Samoan Material Culture
Bonito Trolling Hook
Bonito Trolling Hook
The pa'atu (pa, hook; 'atu, bonito) is a composite two-piece hook with a shell shank and a turtle shell point. (See Plate XLVII, B, 2-5). It is still in page 498common use and is made and lashed with the old technique except for the implements used.
Shell. All shanks are now made of pearl shell, as the shell is readily obtained from other parts and even stocked for sale by traders. Occasionally in a remote village, a person not having pearl shell may fall back on other shell or even wood. As pearl shell does not belong to Samoan waters recourse was had in former times to other material. A tofe bivalve (Perna) and a silicaceous rod-like material (tio) formed in the borings of certain sea worms in coral rock were used and probably other shells as well.
The shell is selected in various shades of color to suit different conditions of water and weather. The pa tio forms a very white hook suitable in cloudy weather. So also is the pa usi. The pa laumilo is yellowish-brown (memea) and the pa ulia has a dark part towards the distal end. The pa lautofe (Perna) is shiny and iridescent. In Manua, the name pa sulu was given to a brownish color (enaena). Demandt (9, p. 77) also records the names pa lanulua and pa lupovai as other varieties of shade and material. The craftsmen were expert at producing shades of color by varying the amount of the dark outer surface removed in grinding.
As regards size, the large hooks were named pa no'ono. The smallest size was termed pa maunu as it was said to act as bait (maunu) to attract fish.
Figure 283.—Bonito hook shanks and points:
a, front view; length, 103 mm; greatest width, 15 mm.; tail width, 8 mm.; the inner surface (1) of the shell forms the front part and carries the point at the tail end. The front of the head end is ground at an equal slant inwards from the sides (2) to meet in a median longitudinal edge (3) making the head triangular in cross section. The two sides and back narrow to a point (4). The sides are grooved (5) near the tail end to take the end lashing (fausanga i'u). b, Side view; maximum thickness of head, 15 mm.; thickness of tail end, 5 mm.; hole (6) drilled transversely through head 20 mm. from the point (4) and about 4 mm. below the median edge. The raised part of the head with the median edge is called isu (nose) in Tutuila. The sides of the tail end are vertical or slightly convex. The back is convex longitudinally following the outer curve of the shell but owing to the narrow width is flat transversely. The tail portion is concave longitudinally in front. c, The point straight base, 20 mm. long; two holes for lashing; slant edge on right; depth of base part, 6 mm.; point diverges out being 26 mm. from front of shank. The point element carries the base (1), the bend (2) and the actual point (3). d, Point portion; straight base, 30 mm. long; curved right edge to base; depth above right hole, 7 mm.; sharp angle at bend (2); point diverges out being 26 mm., from front of shank; e, point portion; base 26 mm. long but curved on left; depth of base, 7 mm., with vertical right edge point parallel with base line and 20 mm., from front of shank.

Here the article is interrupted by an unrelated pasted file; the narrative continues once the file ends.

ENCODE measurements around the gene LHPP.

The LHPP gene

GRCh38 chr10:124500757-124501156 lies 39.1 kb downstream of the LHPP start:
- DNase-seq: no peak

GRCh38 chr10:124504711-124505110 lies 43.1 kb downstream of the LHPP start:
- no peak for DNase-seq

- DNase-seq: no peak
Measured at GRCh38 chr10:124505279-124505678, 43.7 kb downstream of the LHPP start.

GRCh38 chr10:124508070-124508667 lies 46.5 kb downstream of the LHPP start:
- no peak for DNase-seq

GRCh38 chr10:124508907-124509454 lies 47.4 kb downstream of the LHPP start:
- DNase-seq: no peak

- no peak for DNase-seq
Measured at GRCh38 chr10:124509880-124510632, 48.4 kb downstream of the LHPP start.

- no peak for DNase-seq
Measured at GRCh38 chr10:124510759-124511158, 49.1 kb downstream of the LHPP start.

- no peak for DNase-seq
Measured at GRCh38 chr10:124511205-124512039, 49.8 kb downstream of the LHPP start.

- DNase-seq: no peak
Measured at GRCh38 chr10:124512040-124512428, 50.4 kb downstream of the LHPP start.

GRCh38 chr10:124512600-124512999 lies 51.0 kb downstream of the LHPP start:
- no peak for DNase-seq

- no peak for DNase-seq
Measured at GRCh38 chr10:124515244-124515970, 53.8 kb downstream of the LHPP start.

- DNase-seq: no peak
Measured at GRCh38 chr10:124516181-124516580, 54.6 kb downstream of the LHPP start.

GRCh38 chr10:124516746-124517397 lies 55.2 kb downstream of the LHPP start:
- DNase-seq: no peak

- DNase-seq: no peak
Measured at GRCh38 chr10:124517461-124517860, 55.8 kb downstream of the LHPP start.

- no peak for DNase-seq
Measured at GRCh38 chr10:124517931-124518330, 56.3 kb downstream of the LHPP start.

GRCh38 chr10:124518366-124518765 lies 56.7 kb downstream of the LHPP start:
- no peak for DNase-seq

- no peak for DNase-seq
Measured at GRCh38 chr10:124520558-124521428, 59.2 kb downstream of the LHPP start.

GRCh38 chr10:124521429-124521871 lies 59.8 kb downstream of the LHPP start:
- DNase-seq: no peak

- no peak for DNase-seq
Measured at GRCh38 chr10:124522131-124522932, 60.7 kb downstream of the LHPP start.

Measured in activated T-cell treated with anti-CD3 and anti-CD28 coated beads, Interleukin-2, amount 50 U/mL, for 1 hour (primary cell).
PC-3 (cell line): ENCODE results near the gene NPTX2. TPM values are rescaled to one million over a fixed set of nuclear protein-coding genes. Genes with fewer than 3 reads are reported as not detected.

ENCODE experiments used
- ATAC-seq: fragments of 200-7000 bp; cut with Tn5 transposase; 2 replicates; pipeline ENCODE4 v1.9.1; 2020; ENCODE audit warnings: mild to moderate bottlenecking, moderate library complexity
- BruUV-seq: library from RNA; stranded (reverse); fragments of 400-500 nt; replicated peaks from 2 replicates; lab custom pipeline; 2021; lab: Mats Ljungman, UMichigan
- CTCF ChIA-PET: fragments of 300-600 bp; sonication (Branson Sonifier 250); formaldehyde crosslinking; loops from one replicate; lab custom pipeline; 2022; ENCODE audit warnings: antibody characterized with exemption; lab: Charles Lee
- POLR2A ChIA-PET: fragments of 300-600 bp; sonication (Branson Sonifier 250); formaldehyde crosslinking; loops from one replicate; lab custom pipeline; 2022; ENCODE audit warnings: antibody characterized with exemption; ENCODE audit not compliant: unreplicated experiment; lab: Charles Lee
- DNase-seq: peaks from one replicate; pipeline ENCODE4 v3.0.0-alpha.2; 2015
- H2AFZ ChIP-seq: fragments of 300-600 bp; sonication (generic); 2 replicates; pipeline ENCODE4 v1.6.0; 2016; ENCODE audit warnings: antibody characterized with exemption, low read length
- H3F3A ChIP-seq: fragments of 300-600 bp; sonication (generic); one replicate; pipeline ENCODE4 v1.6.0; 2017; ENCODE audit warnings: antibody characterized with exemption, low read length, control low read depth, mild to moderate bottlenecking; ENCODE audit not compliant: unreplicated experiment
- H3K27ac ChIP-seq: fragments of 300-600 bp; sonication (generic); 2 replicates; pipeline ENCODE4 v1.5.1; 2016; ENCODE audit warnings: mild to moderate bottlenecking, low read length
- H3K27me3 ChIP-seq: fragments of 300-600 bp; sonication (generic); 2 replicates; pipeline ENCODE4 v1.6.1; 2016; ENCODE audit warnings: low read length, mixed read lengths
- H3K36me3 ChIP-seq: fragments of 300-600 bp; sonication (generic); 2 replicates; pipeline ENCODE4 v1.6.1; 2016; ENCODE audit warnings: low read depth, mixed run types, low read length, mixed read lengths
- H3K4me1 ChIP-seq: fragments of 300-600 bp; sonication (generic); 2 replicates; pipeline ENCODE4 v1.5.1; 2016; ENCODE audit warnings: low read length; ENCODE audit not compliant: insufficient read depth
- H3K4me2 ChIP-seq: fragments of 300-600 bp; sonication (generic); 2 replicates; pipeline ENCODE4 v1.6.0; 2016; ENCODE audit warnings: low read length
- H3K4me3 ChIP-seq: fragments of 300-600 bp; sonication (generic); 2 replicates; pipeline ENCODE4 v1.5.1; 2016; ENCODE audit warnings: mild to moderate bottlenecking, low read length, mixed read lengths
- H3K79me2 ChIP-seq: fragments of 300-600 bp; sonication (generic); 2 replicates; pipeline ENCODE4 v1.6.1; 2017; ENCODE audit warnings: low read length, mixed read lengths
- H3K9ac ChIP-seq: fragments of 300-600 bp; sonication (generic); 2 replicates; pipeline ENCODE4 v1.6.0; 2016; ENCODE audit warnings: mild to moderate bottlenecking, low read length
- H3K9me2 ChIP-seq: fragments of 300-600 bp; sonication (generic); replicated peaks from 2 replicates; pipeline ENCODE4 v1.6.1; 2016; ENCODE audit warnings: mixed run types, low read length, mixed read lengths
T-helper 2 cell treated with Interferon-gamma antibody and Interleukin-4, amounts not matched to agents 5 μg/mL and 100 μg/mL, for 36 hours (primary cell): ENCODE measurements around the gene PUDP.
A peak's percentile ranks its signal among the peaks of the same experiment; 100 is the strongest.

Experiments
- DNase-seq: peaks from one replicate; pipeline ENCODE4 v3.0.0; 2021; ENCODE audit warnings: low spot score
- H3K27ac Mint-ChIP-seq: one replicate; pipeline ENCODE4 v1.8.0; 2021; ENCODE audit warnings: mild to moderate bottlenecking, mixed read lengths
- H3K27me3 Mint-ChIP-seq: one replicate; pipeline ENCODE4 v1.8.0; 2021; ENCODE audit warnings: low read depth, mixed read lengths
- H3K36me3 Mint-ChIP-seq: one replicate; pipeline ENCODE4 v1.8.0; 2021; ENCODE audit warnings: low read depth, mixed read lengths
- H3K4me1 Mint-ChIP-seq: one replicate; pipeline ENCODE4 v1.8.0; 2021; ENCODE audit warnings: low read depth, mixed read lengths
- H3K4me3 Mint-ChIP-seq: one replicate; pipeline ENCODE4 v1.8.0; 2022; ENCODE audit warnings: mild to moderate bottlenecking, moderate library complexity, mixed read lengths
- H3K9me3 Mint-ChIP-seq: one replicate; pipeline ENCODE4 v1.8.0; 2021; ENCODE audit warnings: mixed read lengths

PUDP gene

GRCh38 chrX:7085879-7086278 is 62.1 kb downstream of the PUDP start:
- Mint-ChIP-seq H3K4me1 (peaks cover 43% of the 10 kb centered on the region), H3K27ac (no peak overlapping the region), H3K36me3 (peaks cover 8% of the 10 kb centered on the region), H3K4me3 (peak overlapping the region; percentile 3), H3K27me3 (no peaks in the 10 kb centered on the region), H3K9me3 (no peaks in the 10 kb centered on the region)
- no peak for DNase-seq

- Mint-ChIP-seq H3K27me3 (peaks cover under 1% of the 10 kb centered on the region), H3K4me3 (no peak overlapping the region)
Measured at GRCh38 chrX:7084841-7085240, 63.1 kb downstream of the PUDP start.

Shank and point. The pearl shell was cut across the thick hinge part to include it for the head (ulu) while the thinner inner part of the shell formed the tail (i'u). Head and tail are the terms applied by the Samoans to the proximal and distal ends, and as the shank is made to represent a decoy fish, the terms are useful descriptively. Sizes, vary but a fair range in length is between 65 and 105 mm. (See figure 283.)